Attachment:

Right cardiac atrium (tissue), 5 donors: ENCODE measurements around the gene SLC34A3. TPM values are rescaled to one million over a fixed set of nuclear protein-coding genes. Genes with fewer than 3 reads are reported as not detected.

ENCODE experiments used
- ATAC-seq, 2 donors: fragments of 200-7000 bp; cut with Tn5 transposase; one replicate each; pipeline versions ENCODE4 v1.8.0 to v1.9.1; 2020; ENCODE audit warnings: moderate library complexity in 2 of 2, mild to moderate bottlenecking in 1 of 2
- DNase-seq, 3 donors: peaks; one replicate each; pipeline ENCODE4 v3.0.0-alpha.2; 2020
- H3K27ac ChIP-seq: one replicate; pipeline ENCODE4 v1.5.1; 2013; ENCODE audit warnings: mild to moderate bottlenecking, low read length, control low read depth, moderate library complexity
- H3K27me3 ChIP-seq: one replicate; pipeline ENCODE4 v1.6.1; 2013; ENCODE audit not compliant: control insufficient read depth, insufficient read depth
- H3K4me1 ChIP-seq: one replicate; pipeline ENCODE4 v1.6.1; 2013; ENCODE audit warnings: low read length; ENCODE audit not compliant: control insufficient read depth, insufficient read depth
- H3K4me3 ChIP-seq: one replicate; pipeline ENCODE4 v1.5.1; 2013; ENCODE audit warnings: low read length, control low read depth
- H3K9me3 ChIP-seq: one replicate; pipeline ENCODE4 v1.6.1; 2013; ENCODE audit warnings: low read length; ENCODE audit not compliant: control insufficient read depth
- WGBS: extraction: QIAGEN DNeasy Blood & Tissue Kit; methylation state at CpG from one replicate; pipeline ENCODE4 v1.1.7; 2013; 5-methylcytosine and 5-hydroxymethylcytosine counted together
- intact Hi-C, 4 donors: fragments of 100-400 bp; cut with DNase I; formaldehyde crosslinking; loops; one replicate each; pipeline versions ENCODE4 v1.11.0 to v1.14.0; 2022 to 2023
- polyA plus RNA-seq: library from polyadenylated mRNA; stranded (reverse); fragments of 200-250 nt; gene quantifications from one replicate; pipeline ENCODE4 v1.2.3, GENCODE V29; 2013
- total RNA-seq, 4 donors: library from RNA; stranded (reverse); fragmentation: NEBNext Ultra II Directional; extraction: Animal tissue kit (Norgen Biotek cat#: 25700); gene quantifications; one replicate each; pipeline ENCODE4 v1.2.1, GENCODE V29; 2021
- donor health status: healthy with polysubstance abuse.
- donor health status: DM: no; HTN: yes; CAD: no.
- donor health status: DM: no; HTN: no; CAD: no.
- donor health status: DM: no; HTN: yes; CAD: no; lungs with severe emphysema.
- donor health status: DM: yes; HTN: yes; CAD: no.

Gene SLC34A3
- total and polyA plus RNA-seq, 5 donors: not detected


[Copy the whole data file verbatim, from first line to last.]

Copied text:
Right cardiac atrium (tissue), 5 donors: ENCODE measurements around the gene SLC34A3. TPM values are rescaled to one million over a fixed set of nuclear protein-coding genes. Genes with fewer than 3 reads are reported as not detected.

ENCODE experiments used
- ATAC-seq, 2 donors: fragments of 200-7000 bp; cut with Tn5 transposase; one replicate each; pipeline versions ENCODE4 v1.8.0 to v1.9.1; 2020; ENCODE audit warnings: moderate library complexity in 2 of 2, mild to moderate bottlenecking in 1 of 2
- DNase-seq, 3 donors: peaks; one replicate each; pipeline ENCODE4 v3.0.0-alpha.2; 2020
- H3K27ac ChIP-seq: one replicate; pipeline ENCODE4 v1.5.1; 2013; ENCODE audit warnings: mild to moderate bottlenecking, low read length, control low read depth, moderate library complexity
- H3K27me3 ChIP-seq: one replicate; pipeline ENCODE4 v1.6.1; 2013; ENCODE audit not compliant: control insufficient read depth, insufficient read depth
- H3K4me1 ChIP-seq: one replicate; pipeline ENCODE4 v1.6.1; 2013; ENCODE audit warnings: low read length; ENCODE audit not compliant: control insufficient read depth, insufficient read depth
- H3K4me3 ChIP-seq: one replicate; pipeline ENCODE4 v1.5.1; 2013; ENCODE audit warnings: low read length, control low read depth
- H3K9me3 ChIP-seq: one replicate; pipeline ENCODE4 v1.6.1; 2013; ENCODE audit warnings: low read length; ENCODE audit not compliant: control insufficient read depth
- WGBS: extraction: QIAGEN DNeasy Blood & Tissue Kit; methylation state at CpG from one replicate; pipeline ENCODE4 v1.1.7; 2013; 5-methylcytosine and 5-hydroxymethylcytosine counted together
- intact Hi-C, 4 donors: fragments of 100-400 bp; cut with DNase I; formaldehyde crosslinking; loops; one replicate each; pipeline versions ENCODE4 v1.11.0 to v1.14.0; 2022 to 2023
- polyA plus RNA-seq: library from polyadenylated mRNA; stranded (reverse); fragments of 200-250 nt; gene quantifications from one replicate; pipeline ENCODE4 v1.2.3, GENCODE V29; 2013
- total RNA-seq, 4 donors: library from RNA; stranded (reverse); fragmentation: NEBNext Ultra II Directional; extraction: Animal tissue kit (Norgen Biotek cat#: 25700); gene quantifications; one replicate each; pipeline ENCODE4 v1.2.1, GENCODE V29; 2021
- donor health status: healthy with polysubstance abuse.
- donor health status: DM: no; HTN: yes; CAD: no.
- donor health status: DM: no; HTN: no; CAD: no.
- donor health status: DM: no; HTN: yes; CAD: no; lungs with severe emphysema.
- donor health status: DM: yes; HTN: yes; CAD: no.

Gene SLC34A3
- total and polyA plus RNA-seq, 5 donors: not detected